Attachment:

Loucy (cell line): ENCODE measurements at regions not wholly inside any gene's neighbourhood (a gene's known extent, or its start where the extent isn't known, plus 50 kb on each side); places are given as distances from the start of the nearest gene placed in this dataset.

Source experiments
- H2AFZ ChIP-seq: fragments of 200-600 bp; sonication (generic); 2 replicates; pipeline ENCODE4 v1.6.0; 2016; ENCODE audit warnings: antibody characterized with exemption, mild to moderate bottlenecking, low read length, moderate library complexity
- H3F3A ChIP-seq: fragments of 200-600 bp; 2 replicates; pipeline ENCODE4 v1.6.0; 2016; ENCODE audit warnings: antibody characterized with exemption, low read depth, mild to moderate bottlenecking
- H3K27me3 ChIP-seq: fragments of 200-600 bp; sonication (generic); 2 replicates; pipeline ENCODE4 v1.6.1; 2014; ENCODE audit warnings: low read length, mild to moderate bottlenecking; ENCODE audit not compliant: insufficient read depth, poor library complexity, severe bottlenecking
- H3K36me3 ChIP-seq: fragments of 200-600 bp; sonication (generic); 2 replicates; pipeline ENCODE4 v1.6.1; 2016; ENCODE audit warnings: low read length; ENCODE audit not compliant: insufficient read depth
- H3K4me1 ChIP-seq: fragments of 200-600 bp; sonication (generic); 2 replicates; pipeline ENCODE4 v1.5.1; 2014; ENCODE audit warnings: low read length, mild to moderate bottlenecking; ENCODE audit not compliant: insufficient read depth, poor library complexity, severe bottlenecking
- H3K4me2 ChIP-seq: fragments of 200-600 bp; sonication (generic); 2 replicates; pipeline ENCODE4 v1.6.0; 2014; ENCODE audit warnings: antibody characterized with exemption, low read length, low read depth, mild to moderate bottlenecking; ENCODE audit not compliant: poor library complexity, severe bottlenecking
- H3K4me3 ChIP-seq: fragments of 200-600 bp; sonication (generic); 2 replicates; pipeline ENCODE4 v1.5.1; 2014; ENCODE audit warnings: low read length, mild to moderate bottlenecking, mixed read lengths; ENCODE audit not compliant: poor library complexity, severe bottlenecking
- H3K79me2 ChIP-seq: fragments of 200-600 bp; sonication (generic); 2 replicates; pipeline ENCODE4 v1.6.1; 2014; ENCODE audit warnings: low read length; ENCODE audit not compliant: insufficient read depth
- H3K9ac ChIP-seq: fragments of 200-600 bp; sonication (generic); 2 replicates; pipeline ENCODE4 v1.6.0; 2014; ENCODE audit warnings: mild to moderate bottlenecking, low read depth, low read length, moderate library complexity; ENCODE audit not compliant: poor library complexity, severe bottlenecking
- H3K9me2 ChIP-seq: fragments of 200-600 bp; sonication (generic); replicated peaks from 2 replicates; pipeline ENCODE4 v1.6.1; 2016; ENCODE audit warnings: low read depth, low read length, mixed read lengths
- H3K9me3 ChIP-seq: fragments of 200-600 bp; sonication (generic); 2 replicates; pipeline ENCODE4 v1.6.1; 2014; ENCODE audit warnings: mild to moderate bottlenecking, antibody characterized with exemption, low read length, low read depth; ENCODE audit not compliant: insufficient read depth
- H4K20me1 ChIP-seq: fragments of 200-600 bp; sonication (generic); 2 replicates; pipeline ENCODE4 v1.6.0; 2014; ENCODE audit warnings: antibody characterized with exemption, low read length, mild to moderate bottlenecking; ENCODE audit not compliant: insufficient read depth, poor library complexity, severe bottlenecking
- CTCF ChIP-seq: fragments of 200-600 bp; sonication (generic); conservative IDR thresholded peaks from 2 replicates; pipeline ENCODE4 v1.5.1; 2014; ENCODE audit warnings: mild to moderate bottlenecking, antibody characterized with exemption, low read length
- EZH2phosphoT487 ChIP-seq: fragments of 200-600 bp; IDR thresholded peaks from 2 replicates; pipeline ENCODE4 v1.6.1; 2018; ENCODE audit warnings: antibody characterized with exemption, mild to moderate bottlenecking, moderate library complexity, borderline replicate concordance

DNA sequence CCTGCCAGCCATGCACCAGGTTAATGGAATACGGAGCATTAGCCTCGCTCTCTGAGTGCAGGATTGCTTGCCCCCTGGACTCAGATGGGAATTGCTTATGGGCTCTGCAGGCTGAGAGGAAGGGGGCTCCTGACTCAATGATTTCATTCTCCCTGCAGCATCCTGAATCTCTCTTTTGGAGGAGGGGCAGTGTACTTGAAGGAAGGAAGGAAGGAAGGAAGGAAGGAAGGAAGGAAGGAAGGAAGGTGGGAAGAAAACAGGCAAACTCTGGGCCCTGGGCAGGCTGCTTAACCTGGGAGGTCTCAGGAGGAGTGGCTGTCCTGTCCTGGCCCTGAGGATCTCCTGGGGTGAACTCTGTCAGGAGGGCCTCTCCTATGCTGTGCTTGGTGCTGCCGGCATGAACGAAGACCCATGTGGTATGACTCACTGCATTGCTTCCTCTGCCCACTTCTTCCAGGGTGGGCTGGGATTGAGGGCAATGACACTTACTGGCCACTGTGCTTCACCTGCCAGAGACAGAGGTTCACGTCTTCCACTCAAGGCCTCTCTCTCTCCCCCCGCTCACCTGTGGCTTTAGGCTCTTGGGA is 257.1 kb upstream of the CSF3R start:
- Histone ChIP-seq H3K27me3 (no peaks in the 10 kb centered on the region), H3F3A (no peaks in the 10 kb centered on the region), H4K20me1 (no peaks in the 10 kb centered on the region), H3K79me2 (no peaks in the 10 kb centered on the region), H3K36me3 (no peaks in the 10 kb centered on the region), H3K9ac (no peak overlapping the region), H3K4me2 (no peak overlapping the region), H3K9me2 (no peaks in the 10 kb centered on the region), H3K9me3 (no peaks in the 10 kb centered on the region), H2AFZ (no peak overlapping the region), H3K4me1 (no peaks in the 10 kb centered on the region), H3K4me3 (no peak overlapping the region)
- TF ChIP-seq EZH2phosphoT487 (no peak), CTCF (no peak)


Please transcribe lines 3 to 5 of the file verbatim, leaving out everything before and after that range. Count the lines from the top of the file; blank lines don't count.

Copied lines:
- H2AFZ ChIP-seq: fragments of 200-600 bp; sonication (generic); 2 replicates; pipeline ENCODE4 v1.6.0; 2016; ENCODE audit warnings: antibody characterized with exemption, mild to moderate bottlenecking, low read length, moderate library complexity
- H3F3A ChIP-seq: fragments of 200-600 bp; 2 replicates; pipeline ENCODE4 v1.6.0; 2016; ENCODE audit warnings: antibody characterized with exemption, low read depth, mild to moderate bottlenecking
- H3K27me3 ChIP-seq: fragments of 200-600 bp; sonication (generic); 2 replicates; pipeline ENCODE4 v1.6.1; 2014; ENCODE audit warnings: low read length, mild to moderate bottlenecking; ENCODE audit not compliant: insufficient read depth, poor library complexity, severe bottlenecking